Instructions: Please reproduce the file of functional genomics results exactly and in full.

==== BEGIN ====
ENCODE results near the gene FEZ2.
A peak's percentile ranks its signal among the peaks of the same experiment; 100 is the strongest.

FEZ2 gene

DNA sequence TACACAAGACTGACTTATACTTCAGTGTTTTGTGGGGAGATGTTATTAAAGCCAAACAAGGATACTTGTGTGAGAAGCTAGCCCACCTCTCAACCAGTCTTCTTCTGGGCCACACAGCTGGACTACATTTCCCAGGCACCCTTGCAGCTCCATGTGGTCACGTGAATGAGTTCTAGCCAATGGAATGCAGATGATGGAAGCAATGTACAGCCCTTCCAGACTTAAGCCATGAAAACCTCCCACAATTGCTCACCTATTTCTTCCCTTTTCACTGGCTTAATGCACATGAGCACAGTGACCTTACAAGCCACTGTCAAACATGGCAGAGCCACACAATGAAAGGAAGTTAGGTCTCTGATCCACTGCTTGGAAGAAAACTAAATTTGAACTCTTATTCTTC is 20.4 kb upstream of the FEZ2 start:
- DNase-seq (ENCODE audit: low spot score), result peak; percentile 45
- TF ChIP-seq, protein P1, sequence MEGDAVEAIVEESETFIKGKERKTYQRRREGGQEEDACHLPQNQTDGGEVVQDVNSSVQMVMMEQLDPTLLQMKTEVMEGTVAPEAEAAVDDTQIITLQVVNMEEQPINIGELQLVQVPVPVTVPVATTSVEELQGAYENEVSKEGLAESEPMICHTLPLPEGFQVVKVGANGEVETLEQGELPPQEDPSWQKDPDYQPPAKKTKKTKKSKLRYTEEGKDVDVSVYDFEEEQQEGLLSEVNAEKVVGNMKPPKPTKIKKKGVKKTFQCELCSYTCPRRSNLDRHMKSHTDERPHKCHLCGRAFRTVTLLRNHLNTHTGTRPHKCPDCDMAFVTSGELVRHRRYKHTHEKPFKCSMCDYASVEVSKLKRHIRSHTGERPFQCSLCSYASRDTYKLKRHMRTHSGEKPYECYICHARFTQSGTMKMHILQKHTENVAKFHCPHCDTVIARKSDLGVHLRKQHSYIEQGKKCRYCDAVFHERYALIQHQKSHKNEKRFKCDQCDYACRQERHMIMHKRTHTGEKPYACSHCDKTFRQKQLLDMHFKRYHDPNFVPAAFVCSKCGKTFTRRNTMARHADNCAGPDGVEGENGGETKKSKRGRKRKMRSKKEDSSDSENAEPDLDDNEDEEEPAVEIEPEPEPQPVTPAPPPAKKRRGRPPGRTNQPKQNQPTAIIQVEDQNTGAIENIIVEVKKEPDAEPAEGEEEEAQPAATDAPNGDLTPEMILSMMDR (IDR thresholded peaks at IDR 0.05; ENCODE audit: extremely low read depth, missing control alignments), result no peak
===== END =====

ENCODE results near the gene FEZ2.
A peak's percentile ranks its signal among the peaks of the same experiment; 100 is the strongest.

FEZ2 gene

DNA sequence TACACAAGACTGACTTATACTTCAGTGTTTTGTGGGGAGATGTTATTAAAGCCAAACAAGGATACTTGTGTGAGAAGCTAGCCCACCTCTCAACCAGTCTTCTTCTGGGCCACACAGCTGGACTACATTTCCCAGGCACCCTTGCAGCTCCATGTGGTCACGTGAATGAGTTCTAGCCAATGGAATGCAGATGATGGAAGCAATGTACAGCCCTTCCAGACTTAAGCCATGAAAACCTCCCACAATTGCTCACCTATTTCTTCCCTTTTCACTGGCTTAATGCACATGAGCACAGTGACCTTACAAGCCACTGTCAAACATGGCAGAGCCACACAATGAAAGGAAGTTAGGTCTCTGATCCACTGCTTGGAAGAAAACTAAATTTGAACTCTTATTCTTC is 20.4 kb upstream of the FEZ2 start:
- DNase-seq (ENCODE audit: low spot score), result peak; percentile 45
- TF ChIP-seq, protein P1, sequence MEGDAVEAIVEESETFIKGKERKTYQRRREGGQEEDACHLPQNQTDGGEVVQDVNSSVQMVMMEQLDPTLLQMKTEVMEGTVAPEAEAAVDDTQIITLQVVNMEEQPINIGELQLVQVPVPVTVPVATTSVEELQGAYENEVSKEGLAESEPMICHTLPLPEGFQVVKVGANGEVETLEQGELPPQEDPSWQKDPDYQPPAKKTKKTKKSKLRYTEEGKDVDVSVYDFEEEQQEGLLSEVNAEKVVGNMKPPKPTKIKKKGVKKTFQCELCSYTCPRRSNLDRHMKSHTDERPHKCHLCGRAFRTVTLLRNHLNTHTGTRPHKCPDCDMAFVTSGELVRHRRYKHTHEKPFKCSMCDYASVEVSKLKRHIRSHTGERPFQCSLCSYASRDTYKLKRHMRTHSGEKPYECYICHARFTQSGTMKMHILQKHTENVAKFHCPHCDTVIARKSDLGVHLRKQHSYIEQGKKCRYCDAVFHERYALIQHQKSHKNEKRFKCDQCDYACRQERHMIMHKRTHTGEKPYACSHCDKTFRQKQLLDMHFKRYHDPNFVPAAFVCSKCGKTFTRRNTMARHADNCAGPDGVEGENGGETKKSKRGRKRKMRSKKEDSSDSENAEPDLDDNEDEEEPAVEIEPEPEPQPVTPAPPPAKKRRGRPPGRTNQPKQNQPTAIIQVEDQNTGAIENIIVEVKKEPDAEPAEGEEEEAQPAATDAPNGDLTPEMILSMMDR (IDR thresholded peaks at IDR 0.05; ENCODE audit: extremely low read depth, missing control alignments), result no peak